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May 5, 2015 at 9:03 AMComments: 2 Faves: 2

7 Medicinal Benefits of Maple Syrup

By Jeffrey VanWingen M.D. More Blogs by This Author

It's late spring here in Michigan. Like many northern states, the sap flows in torrents from maple trees earlier in the spring and begins the extensive process of boiling and evaporating that occurs in the "sugar houses" that dot the landscape. Soon, that golden goodness will be available to enjoy on our morning pancakes and waffles. Turns out though, maple has more to offer than the sweet taste we all love.

While super rich in sugar and high in carbs, there are health benefits that might encourage you to enjoy this treat a bit more.

The Medicinal Uses of Maple Syrup

Immune Boosting: Maple syrup is rich in substances called polyphenols which are plant-based antioxidants. Antioxidants help to give our immune system a boost and fight free radicals which are implicated in some cancers.

Skin Beautifying: Used topically on the skin, these antioxidants can help to repair skin damage and prevent wrinkles.

A Healthier Sweetener: Maple syrup is popular as a sugar substitute. It offers a more natural alternative than heavily refined sugar.

Digestive Aid: Some substances in maple syrup have been shown to slow the breakdown of carbohydrates in the digestive system. This may aid in the digestive process.

Better Blood Sugar Balance: The glycemic index of maple syrup is 54 compared to table sugar at 65. This means that maple sugar raises blood glucose less and slower than table sugar.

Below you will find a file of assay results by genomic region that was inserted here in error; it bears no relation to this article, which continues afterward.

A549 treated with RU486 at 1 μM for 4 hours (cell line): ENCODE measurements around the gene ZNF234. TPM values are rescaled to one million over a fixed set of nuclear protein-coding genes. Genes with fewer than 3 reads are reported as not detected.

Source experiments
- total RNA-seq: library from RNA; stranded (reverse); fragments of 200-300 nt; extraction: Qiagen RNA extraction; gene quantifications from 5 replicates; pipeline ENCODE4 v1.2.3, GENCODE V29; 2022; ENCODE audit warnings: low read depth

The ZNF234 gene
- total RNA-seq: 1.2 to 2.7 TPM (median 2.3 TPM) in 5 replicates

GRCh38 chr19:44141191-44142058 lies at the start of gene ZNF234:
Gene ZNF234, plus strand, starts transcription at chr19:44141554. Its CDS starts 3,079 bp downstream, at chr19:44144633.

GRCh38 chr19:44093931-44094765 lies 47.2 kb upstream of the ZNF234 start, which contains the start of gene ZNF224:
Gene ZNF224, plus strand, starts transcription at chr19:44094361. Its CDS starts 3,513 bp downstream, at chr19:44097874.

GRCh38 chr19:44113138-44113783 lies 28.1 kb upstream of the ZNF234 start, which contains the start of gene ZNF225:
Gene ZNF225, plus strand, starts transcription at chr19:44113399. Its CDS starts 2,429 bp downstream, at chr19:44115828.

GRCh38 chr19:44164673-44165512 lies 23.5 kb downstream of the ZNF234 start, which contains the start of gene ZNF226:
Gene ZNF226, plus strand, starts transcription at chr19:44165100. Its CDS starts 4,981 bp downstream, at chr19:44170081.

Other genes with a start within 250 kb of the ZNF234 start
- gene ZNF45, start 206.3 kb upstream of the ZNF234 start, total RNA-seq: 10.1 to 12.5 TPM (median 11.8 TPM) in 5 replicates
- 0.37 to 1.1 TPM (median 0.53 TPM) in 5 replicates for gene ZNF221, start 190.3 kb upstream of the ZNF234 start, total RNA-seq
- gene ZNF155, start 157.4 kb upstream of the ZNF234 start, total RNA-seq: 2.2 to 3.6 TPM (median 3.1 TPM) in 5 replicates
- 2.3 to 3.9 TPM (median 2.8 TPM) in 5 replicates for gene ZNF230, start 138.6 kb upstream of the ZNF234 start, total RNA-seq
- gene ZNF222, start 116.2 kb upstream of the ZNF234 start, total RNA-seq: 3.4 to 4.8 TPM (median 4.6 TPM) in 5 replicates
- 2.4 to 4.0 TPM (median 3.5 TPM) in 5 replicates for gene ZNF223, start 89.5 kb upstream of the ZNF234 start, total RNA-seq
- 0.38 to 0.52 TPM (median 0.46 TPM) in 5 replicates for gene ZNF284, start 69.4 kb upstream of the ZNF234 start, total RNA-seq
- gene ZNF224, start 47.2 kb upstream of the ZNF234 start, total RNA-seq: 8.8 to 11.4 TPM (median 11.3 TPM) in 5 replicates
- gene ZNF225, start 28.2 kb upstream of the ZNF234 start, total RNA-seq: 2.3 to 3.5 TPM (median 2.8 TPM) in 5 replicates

Infection-Fighting: Maple syrup contains high amounts of zinc and manganese. Both of these nutrients have been shown to boost the immune system and reduce the risk of infection.

Improve Antibiotic Efficiency: Yet more encouraging news has also emerged on the infection-fighting potential of maple syrup. Researchers from McGill University in Canada recently reported that an concentrated extract from maple syrup gave antibiotics a boost in treating difficult infections. These synergistic effects are thought to be due to a hindering bacterial genes which drive antibiotic resistance and potency.

A Word of Caution...

While all of these benefits sound great, but they may be a bit "sugar coated." Let's face it -maple syrup contains a lot of carbohydrates and calories. Antioxidants and nutrients are better obtained via whole foods such as fruits and vegetables. Furthermore, when buying maple syrup beware of cheaper substitutions - maple-flavored corn syrup. Be sure to read the label and make sure that maple syrup is the only ingredient.

Maple syrup tastes great and it may offer some benefits to our health. Be conscious, however, of the significant carbohydrates and calories which it also contains.

Live, and live well!

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  • I don't consume a lot of any type of sweetener, but maple syrup is my sweetener of choice when I do! Fits right into my plant-based whole-foods diet.

    Mostly, I use it in my own hot cereal mix with plain oats and a pre-cooked (by myself in a big batch for ready usage) blend of different sorts of whole grain rice, wheat berries, and amaranth. The mix of textures is way more enjoyable than just plain old oatmeal in my book. Cook with almond milk and add in plenty of fresh berries (blueberries are my favorite) and sliced almonds. Sweeten with maple syrup. Mmmm... :)

  • I love the sweet taste.

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